When I was a kid, I was guilty here and there of some Yogi Berra-style malapropisms. For some reason there were certain things I just couldn’t get out of my mouth properly. One of those was LaPlace.
It came out, for whatever reason, as “Lake Place.” I have no idea why.
I doubt I was psychic, but when the word hit that LaPlace had been clobbered especially hard by Hurricane Ida, I couldn’t stop thinking about my old pronunciation errors. LaPlace is certainly Lake Place at the moment.
The hurricane pushed some six feet of storm surge from Lake Ponchartrain through the swamps into this St. John Parish community, and just to add insult to that injury LaPlace took some 12 inches of rainfall from the storm.
What you see on this video is the result. It was shot by drone on Monday.
Frequent passers-through, as LaPlace sits just west of the Bonnet Carre Spillway and the junction of I-10 and I-55 (the bulk of the town is south of I-10 and more closely straddles Airline Highway closer to the Mississippi River), will recognize the area in this video near to the interstate. You might well have fueled up at one or more of those gas stations. Well, it might be some time before they’re open again.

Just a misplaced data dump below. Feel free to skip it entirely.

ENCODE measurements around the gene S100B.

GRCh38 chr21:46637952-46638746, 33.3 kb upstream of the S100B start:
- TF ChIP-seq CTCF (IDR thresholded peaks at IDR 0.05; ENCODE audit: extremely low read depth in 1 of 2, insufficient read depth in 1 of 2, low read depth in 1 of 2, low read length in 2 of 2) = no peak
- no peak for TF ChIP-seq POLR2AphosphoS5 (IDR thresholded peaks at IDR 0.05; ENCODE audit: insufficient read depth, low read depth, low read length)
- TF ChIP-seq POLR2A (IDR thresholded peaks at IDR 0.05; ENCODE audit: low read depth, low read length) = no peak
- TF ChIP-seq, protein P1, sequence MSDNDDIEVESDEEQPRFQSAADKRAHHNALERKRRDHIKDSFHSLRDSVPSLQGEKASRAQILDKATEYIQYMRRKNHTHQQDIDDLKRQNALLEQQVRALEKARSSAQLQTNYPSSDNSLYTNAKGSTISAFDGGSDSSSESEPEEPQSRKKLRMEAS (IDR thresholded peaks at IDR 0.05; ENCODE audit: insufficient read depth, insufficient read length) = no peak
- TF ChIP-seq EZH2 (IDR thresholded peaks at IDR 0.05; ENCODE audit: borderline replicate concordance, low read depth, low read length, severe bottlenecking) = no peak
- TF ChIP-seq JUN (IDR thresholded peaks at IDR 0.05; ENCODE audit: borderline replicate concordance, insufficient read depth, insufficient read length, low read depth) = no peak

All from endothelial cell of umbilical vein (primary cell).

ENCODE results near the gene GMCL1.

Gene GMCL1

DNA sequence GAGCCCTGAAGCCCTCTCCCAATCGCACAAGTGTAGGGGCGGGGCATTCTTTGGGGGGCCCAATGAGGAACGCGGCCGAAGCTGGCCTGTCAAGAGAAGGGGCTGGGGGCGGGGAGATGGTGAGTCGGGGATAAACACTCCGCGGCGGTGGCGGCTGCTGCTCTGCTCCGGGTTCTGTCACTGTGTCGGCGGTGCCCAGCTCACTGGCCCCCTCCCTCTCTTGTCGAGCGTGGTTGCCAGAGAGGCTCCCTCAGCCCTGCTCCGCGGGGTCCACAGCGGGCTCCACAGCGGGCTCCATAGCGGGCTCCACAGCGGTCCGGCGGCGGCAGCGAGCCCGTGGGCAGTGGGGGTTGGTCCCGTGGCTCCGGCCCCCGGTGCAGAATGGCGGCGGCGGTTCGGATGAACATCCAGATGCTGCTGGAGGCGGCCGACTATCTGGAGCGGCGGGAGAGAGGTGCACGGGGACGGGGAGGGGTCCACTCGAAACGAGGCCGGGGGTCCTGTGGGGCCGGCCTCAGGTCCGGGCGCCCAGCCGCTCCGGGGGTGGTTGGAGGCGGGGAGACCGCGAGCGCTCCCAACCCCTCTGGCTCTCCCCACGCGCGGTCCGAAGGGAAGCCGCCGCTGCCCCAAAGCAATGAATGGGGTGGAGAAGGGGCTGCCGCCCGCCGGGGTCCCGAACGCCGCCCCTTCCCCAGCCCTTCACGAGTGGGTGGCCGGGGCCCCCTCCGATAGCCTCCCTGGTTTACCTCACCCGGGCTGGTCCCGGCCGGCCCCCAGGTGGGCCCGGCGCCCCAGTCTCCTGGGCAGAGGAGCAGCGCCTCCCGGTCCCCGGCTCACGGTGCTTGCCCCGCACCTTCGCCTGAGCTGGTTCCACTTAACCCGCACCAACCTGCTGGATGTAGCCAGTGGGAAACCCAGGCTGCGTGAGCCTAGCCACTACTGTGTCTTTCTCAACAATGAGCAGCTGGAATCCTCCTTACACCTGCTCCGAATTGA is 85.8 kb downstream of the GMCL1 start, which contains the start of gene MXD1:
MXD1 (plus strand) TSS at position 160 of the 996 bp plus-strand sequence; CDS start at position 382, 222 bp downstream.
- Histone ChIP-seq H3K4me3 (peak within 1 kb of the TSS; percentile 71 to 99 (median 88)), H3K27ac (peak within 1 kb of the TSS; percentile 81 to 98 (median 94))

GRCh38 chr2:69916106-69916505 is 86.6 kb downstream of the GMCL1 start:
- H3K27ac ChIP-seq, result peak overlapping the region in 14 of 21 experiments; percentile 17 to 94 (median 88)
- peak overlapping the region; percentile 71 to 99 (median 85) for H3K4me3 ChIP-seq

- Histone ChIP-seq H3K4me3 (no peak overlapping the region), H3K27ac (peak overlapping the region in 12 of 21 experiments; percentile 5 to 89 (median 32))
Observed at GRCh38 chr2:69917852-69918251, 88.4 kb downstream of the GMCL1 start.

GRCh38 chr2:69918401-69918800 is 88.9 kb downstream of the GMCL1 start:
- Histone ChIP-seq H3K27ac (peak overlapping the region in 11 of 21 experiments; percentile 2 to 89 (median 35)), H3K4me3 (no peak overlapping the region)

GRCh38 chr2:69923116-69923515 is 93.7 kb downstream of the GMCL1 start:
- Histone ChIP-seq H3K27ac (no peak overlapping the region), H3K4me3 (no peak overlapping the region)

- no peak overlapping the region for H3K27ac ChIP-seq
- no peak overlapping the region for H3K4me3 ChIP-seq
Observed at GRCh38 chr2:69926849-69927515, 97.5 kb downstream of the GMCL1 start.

It might be some time before LaPlace comes back to life. Ida delivered what could be a fatal blow to LaPlace.
There’s a bit more drone footage of Ida’s aftermath from yesterday…
You can see that closer to the river, there was less flooding. That’s higher ground, so it isn’t a surprise. But the wind damage to the houses which stayed dry was pretty extensive. There just doesn’t seem to have been any escape from the storm in LaPlace.
Entergy’s outage map for LaPlace is total.
Of course, there’s a reason this flooding happened. LaPlace was never put behind a flood protection levee. That’s something that should have been done long ago, and in 2018 everyone was all smiles about the $760 million levee that was supposed to go up on the north and east side of the town to ward off floodwaters from Lake Ponchartrain and the Maurepas Swamp.
Just four weeks ago the people of LaPlace were assured protection was coming, as ground was broken on the new levee construction.
Fat lot of good that project did for them when it was most needed. Perhaps in 20 years, after many of the current residents have moved away, LaPlace will have a levee to protect it from a major storm.